I will always love my father

I do not hate my father, and I never will. I love my father. I admire and respect him, too. He is a retired appellate-court judge in Minnesota. He has a lifelong interest in family law, and has written eloquently on the rights and needs of children under the law, an issue that carries great importance during these hard times. He taught me to study the scriptures seriously, and carefully. He was and is a great father to seven children. His generous spirit revealed itself most fully every Christmas morning, but it was always discernible, always present in some form, throughout the year. He loves to read. He and his wife Sandy dote on their sweet little Westie dog, named Finnegan. My father is temperate, balanced, reasonable, just. He loves a good funny story. He honored his parents and was a lifelong friend to his older brother. He taught me how to be a good husband. He inspires my midlife interest in health and fitness. He has spent his life practicing the rare art of skillful kindness: he is kind, but not haphazardly so, not in a fluffy or silly way. He is thoughtfully kind. 

And so I feel vexed, at least on first hearing, when our Lord says, “Whoever comes to me and does not hate father and mother, wife and children, brothers and sisters, yes, and even life itself, cannot be my disciple.” If Jesus means hate the way we usually mean it today, then he is asking the impossible; he is asking me to do something I cannot, and will not, do; he is going too far.

I do not hate my father, and I never will.

So let me reassure you quickly about the Good News we hear this morning: you are not being asked to hate your family. Jesus isn’t even talking about emotion at all, let alone asking us to manufacture a conflict or cut-off from the people we love.

That said, there is a challenge in his words for us today. To understand it, we have to first understand what “father and mother” and all the rest truly meant to the first people who followed and listened to Jesus. In his time and place, family was not just the group of relatives whom you love (or find it hard to love). Family was a central building block of the regional economy. Family was a survival strategy. It was terrible to be an orphan or a widow in ancient Palestine not just because you might feel sad or lonely, but because you had no sure means of survival. If you lost your husband, you also lost your property, your access to food and shelter, even your name. If you had no parents, then no one drew you into their circle of protection. There were no social security numbers or social welfare agencies. There was no Child Protective Services. No one would have dreamed of something like “Medicare” for old folks. Your family was your lifeline. Your family was how you ate and drank, slept and worked; your family was how you knew who you were.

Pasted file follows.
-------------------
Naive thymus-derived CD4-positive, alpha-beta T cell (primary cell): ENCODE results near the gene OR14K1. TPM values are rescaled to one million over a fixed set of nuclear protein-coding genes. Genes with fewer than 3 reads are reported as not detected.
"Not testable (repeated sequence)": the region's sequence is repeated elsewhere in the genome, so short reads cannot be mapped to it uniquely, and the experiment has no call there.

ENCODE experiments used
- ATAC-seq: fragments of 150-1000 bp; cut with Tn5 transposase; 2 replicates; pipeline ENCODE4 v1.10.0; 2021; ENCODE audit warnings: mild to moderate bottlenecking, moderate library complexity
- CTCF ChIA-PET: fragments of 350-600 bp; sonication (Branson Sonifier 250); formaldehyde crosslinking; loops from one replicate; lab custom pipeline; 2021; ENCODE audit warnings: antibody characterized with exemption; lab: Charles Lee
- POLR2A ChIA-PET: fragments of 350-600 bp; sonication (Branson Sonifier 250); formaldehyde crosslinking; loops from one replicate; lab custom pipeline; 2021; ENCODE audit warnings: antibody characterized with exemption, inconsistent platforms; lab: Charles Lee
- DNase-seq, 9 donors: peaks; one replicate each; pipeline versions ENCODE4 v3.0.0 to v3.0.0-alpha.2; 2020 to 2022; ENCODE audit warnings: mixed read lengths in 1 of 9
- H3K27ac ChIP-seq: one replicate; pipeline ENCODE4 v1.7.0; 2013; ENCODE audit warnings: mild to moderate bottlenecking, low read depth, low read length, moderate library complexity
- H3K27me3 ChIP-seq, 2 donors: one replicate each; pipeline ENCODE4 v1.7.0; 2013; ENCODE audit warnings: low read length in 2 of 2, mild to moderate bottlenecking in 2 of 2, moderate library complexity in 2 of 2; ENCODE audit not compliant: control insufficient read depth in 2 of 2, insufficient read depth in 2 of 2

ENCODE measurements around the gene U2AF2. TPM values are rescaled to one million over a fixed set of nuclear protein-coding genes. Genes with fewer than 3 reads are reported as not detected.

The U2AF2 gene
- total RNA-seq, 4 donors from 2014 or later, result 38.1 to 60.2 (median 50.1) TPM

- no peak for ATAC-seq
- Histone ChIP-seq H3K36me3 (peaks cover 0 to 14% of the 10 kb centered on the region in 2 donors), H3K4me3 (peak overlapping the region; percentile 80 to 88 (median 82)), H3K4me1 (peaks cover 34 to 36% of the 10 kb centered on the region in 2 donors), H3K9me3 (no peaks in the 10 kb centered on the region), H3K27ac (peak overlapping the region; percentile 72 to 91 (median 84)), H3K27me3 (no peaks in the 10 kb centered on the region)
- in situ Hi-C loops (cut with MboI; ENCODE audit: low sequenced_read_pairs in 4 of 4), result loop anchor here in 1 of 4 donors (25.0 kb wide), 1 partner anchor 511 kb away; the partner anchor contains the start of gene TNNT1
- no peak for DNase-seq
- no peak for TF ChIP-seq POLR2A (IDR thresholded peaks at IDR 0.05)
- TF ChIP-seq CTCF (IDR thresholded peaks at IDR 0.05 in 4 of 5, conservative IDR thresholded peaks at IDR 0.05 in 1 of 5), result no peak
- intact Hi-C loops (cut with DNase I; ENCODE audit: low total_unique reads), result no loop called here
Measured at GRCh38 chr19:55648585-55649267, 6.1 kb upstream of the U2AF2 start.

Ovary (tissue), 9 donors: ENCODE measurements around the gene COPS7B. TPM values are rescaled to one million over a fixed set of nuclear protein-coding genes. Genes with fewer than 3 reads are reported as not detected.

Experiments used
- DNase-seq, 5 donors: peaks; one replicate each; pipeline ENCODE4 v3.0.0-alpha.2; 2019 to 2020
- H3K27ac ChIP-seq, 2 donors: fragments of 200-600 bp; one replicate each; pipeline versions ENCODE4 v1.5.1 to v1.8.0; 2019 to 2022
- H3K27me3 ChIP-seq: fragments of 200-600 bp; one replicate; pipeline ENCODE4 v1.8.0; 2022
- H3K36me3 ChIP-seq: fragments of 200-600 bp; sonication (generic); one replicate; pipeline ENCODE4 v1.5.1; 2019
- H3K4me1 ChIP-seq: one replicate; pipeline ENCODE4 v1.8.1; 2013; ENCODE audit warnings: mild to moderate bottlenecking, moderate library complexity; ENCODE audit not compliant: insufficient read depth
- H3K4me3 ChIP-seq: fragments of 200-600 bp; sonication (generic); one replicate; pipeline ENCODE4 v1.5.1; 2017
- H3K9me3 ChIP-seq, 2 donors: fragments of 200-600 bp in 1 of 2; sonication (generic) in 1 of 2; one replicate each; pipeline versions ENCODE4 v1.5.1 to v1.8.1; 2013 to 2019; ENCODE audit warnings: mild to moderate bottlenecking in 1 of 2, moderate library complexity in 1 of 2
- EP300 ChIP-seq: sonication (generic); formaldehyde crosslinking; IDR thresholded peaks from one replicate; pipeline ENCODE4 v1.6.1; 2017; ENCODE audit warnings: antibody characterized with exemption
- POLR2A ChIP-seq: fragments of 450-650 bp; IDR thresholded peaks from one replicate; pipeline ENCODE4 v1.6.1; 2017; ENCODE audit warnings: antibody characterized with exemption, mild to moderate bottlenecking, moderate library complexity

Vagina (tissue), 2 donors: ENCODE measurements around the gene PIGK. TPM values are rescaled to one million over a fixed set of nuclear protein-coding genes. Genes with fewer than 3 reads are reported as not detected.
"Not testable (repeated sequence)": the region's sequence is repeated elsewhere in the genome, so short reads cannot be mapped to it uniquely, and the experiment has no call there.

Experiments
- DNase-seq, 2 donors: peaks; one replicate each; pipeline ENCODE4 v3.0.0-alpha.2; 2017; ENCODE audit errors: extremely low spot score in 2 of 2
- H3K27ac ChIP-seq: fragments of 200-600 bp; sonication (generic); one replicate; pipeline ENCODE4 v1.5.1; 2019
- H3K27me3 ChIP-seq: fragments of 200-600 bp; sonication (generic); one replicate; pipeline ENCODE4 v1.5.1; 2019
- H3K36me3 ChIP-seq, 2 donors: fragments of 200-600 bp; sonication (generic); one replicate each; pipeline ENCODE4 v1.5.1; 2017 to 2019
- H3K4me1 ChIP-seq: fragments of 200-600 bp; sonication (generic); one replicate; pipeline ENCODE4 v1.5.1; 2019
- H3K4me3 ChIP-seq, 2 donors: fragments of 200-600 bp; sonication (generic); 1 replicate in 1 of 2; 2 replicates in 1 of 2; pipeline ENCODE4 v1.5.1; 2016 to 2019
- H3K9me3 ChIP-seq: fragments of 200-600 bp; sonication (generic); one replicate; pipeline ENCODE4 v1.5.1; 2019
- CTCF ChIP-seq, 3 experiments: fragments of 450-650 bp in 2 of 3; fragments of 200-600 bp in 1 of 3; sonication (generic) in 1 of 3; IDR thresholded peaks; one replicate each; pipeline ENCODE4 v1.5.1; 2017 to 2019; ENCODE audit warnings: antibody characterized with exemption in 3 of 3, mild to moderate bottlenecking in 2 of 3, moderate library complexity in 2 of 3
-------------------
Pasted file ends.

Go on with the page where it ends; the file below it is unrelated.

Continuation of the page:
In light of all that, the decision these humble fisherfolk make to drop their nets and follow Jesus is a serious decision indeed. It is a life-threatening risk to take. But Jesus makes it even scarier, because he soon “sets his face toward Jerusalem,” as Luke phrases it, which means he begins to move from the safety and familiarity of Galilee through the hostile and dangerous region of Samaria, all the while making it clear to the Samaritans that his destination is Jerusalem, their rival city, the city where those people, the Judeans, live. And once he gets to Jerusalem, he directly confronts the political and religious authorities, and is arrested and killed. No wonder it is so difficult for his followers to accept his predictions of his Passion and death. He must be exaggerating, when he tells us that he will be killed. How could this get any worse?

Today, the words of Jesus come to us in a radically different economic and political environment, and we hear them after twenty centuries of Christians have heard them before us, and tried in their own ways to follow this scary, radical teacher, to take seriously what he was asking of them, and apply it to their own place and time.

Here are two ideas about how it might make sense for us today.

First, we know that over the centuries, many Christians have heard these words of Jesus, and they have adopted prayer practices to enable them to set aside important concerns—even life-sustaining concerns—that would distract them from God’s purposes for them. They led lives of prayer and devotion that kept them centered in the Now, centered on God. Some even founded or entered monasteries to deepen their discipleship with Jesus.